For an SIE lens in an external shear field we can derive some simple properties of Einstein rings to lowest order in the various axis ratios. Let the SIE have critical radius b, axis ratio ql = 1 - epsilon1 and put its major axis along theta1. Let the external shear have amplitude gamma and orientation thetagamma. We let the source be an ellipsoid with axis ratio qs = 1 - epsilons and a major axis angle chis located at position (beta coschi0, beta sinchi0) from the lens center. The tangential critical line of the lens lies at radius

Equation 137 (B.137)

while the Einstein ring lies at

Equation 138 (B.138)

At this order, the Einstein ring is centered on the source position rather than the lens position. The orientation of the ring is generally perpendicular to that of the critical curve, although it need not be exactly so when the SIE and the shear are misaligned due to the differing coefficients of the shear and ellipticity terms in the two expressions. These results lead to a false impression that the results do not depend on the shape of the source. In making the expansion we assumed that all the terms were of the same order (beta / b ~ gamma ~ epsilon1 ~ epsilons), but we are really doing an expansion in the ellipticity of the potential of the lens ePsi ~ el / 3 rather than the ellipticity of the density distribution of the lens, so second order terms in the shape of the source are as important as first order terms in the ellipticity of the potential. For example in a circular lens with no shear (epsilon1 = 0, gamma = 0) the ring is located at

Equation 139 (B.139)

which has only odd terms in its multipole expansion and converges slowly for flattened sources. In general, the ring shape is a weak function of the source shape only if the potential is nearly round and the source is almost centered on the lens. The structure of the lens potential dominates the even multipoles of the ring shape, while the structure of the source dominates the odd multipoles.

In fact, the shape of the ring can be used to simply "read off" the amplitudes of the higher order multipoles of the lens potential. This is nicely illustrated by an isothermal potential with arbitrary angular structure, Psi = rbF(chi) with <F(chi)> = 1 (see Zhao & Pronk [2001], Witt et al. [2000], Kochanek et al. [2001], Evans & Witt [2001]) in the absence of any shear. The tangential critical line of the lens is

Equation 140 (B.140)

If hat{e}chi and hat{e}theta are radial and tangential unit vectors relative to the lens center and vector{beta}0 is the distance of the source from the lens center, then the Einstein ring curve is

Equation 141 (B.141)

with the limit showing the result for a circular source.

Thus, by analyzing the multipole structure of the ring curve one can deduce the multipole structure of the potential. While this has not been done non-parametrically, the ability of standard ellipsoidal models to reproduce ring curves strongly suggests that higher order multipoles cannot be significantly different from the ellipsoidal scalings. Fig. B.71 shows two examples of fits to the ring curves in PG1115+080 and B1938+666 using SIE plus external shear lens models. The major systematic problem with fitting the real data are that bright quasar images must frequently be subtracted from the image before the ring curve can be extracted, and this can lead to artifacts like the wiggle in the curve between the bright A1 / A2 images of PG1115+080. Other than that, the accuracy with which the ellipsoidal (plus shear) models reproduce the curves is consistent with the uncertainties. In both cases the host galaxy is relatively flat (qs = 0.58 ± 0.02 for PG1115+080 and 0.62 ± 0.14 for B1938+666). The flatness of the host explains the "boxiness" of the PG1115+080 ring, while the B1938+666 host galaxy shape is poorly constrained because the center of the host is very close to the center of the lens galaxy so the shape of the ring is insensitive to the shape of the source. Unless the source is significantly offset from the center of the lens, as we might see for the host galaxy of an asymmetric two-image lens, it does not constrain the radial density profile of the lens very well - after considerable algebraic effort you can show that the dependence on the radial structure scales as |Delta vector{beta} |4. It can, however, help considerably in this circumstance because it eliminates the angular degrees of freedom in the potential that make it impossible for two-image lenses to constrain the radial density profile at all.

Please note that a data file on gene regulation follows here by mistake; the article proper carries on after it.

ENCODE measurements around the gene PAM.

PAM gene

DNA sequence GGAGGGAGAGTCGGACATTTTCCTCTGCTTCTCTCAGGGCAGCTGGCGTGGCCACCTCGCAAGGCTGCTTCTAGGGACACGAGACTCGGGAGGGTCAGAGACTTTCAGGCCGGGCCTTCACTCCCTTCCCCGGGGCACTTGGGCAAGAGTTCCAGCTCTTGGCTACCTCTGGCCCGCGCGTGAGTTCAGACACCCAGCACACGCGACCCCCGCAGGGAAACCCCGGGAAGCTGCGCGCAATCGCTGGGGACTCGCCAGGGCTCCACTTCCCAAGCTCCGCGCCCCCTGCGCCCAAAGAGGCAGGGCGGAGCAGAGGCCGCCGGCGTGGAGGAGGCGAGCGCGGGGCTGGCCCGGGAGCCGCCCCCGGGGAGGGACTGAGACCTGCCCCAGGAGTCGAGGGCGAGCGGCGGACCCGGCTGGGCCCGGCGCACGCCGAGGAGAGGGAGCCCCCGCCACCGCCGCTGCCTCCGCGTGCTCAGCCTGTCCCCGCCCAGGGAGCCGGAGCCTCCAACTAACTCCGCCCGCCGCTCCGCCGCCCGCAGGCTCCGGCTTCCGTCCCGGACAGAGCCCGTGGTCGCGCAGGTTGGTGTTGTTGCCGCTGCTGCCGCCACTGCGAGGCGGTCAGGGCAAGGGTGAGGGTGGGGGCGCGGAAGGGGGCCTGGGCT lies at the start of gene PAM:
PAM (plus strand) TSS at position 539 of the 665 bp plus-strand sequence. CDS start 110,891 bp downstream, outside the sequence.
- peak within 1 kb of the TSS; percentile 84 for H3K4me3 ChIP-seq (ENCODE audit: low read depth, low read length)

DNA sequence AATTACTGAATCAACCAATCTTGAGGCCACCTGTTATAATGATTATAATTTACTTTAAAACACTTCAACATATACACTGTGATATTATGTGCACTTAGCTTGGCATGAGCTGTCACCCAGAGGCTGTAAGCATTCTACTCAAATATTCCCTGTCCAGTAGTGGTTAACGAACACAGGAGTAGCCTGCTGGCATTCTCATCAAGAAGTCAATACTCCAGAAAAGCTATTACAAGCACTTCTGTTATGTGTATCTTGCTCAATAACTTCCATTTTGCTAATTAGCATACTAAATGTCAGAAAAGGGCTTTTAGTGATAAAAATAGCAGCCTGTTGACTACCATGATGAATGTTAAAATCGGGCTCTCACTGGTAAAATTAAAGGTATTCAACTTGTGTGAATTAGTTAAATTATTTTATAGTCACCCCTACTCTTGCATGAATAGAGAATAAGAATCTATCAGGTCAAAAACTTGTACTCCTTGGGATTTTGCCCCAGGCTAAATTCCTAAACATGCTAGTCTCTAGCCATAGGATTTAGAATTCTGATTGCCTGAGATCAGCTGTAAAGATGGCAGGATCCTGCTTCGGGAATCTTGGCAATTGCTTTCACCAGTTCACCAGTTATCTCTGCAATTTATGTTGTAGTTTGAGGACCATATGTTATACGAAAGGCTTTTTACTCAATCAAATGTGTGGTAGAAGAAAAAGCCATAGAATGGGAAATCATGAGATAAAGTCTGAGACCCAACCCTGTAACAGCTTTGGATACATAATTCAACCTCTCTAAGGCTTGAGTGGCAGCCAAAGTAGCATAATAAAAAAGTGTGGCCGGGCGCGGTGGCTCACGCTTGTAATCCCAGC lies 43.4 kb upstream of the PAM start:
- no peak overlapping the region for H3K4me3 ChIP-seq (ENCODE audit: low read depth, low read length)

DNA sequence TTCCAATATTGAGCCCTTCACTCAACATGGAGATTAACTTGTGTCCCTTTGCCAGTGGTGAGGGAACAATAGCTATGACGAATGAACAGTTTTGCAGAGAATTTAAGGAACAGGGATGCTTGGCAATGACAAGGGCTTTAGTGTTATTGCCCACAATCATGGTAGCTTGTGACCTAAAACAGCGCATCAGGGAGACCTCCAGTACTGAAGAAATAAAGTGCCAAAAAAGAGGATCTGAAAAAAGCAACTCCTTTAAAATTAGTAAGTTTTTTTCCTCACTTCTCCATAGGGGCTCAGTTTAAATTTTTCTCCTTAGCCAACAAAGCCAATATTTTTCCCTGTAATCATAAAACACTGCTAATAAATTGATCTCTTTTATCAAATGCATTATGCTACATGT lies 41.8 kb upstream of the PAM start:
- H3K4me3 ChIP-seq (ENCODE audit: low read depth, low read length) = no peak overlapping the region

Figure 71a
Figure 71b

Figure B.71. The Einstein ring curves in PG1115+080 (top) and B1938+666 (bottom). The black squares mark the lensed quasar or compact radio sources. The light black lines show the ring curve and its uncertainties. The black triangles show the intensity minima along the ring curve (but not their uncertainties). The best fit model ring curve is shown by the dashed curve, and the heavy solid curve shows the critical line of the best fit model. The model was not constrained to fit the critical line crossings.